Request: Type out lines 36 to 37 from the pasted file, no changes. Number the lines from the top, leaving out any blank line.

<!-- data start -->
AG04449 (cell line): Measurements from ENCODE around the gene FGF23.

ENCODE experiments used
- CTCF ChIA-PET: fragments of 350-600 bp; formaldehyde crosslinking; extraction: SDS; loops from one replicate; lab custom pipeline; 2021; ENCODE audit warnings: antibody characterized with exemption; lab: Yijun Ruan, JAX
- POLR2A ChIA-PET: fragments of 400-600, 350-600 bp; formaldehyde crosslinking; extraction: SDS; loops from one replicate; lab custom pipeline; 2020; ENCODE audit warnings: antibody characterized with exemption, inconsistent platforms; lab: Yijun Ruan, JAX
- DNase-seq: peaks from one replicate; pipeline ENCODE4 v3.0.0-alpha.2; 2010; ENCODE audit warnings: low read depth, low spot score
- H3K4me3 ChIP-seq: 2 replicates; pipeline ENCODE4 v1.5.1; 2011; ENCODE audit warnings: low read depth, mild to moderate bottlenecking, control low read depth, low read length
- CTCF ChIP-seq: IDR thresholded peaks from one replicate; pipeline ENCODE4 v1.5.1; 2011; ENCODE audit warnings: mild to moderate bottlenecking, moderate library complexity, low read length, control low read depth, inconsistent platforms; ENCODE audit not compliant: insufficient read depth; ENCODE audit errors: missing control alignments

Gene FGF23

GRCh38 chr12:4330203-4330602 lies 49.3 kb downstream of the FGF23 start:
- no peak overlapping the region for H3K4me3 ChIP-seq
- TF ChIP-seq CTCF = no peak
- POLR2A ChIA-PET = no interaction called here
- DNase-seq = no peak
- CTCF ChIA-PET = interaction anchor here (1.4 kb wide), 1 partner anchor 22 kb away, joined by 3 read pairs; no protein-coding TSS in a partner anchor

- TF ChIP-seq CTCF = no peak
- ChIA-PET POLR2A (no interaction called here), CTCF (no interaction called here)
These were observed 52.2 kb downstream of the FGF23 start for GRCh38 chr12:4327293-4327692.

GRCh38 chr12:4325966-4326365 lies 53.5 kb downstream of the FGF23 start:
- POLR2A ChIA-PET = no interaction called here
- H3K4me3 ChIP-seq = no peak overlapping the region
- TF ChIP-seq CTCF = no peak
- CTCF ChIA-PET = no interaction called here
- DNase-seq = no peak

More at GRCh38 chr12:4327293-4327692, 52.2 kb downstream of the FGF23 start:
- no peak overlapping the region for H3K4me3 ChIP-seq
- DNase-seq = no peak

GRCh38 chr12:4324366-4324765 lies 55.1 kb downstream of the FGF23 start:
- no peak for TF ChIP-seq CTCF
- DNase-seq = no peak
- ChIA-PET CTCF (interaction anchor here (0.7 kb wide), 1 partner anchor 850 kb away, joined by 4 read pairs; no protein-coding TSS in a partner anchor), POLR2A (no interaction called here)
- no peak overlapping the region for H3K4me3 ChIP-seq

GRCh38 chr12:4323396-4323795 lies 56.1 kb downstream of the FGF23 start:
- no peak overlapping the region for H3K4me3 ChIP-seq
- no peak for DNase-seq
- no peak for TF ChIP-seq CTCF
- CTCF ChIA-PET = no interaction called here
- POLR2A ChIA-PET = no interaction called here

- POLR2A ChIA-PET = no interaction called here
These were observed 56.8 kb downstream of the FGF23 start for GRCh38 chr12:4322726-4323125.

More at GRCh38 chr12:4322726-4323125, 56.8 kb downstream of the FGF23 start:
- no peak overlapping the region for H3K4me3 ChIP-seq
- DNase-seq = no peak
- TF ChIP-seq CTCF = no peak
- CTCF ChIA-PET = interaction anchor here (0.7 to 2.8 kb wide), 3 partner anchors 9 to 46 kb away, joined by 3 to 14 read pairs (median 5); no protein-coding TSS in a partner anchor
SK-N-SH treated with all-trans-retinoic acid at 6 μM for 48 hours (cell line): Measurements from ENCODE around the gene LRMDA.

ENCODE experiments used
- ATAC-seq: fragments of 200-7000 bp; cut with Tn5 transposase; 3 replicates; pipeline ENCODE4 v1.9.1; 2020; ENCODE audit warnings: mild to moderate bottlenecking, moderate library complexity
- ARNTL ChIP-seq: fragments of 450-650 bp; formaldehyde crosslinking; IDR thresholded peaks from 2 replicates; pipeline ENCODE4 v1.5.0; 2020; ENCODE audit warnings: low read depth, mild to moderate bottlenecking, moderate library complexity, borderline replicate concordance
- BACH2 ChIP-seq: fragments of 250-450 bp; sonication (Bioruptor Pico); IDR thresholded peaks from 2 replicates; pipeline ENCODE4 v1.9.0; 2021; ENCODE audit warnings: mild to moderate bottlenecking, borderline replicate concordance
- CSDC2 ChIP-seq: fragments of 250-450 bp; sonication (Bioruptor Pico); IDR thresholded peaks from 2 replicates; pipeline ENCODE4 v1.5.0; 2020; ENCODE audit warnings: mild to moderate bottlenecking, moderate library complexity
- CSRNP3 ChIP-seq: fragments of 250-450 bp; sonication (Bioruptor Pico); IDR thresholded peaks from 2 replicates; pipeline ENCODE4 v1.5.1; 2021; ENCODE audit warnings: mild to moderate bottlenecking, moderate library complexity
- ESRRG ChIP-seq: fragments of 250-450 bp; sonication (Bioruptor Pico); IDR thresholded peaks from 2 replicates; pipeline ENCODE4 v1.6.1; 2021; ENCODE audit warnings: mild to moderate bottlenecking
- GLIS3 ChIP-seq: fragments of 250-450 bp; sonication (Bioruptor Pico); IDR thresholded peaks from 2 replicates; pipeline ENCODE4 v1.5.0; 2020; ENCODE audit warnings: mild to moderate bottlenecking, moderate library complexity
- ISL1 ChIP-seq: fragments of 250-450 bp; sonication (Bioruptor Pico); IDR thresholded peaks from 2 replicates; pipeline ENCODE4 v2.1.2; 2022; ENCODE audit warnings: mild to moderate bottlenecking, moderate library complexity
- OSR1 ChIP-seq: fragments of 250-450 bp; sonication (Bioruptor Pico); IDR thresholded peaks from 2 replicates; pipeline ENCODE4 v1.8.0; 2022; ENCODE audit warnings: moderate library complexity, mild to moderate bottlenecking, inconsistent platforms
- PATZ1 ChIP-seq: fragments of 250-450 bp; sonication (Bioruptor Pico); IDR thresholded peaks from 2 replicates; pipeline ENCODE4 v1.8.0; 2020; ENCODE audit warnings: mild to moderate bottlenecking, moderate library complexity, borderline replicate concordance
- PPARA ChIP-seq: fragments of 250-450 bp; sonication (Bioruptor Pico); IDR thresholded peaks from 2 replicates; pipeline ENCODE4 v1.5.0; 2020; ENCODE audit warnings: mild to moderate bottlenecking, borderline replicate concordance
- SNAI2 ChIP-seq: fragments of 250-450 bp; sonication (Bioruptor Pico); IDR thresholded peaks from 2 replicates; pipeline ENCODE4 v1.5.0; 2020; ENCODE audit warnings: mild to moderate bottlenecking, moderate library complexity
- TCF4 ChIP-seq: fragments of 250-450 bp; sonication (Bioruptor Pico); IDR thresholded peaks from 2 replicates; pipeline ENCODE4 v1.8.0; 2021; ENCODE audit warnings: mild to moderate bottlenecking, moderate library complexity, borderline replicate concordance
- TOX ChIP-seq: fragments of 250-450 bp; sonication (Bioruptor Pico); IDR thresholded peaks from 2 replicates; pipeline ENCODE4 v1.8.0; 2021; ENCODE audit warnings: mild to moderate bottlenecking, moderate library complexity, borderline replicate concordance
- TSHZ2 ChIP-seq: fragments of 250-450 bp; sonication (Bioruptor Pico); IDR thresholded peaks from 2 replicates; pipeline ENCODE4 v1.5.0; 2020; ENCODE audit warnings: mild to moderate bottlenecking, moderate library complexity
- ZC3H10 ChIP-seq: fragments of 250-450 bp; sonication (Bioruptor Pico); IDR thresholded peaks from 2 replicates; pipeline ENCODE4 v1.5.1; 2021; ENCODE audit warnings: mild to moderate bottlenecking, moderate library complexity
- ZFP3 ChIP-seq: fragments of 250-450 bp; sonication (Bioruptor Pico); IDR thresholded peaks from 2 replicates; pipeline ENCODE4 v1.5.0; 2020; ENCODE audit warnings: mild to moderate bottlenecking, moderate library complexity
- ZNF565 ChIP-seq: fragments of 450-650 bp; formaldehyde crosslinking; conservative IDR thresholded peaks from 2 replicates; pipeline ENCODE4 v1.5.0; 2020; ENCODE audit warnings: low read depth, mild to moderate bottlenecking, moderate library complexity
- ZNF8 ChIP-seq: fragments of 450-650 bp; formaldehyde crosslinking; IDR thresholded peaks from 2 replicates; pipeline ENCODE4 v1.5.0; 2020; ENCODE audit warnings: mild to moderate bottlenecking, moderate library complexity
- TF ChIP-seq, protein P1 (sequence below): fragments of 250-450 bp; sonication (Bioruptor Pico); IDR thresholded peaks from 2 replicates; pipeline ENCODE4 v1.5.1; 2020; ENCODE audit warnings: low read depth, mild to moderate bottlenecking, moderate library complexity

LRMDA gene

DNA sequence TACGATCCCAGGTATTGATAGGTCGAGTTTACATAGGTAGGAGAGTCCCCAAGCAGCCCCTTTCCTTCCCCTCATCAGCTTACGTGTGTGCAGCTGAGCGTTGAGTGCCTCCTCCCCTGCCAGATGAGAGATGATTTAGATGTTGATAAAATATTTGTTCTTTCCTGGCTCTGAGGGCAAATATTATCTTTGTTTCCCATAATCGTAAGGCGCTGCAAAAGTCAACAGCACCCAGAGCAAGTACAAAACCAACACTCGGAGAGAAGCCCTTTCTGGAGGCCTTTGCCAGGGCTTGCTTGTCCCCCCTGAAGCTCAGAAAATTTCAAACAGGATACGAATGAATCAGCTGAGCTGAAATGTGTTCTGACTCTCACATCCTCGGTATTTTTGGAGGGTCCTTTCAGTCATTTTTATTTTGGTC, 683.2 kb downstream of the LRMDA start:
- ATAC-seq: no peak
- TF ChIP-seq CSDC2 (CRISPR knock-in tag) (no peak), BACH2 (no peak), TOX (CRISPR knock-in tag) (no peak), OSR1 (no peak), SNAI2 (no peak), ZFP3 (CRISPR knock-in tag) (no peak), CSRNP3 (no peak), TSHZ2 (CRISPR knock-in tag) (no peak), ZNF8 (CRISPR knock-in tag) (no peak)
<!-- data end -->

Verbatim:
- CTCF ChIA-PET = no interaction called here
- POLR2A ChIA-PET = no interaction called here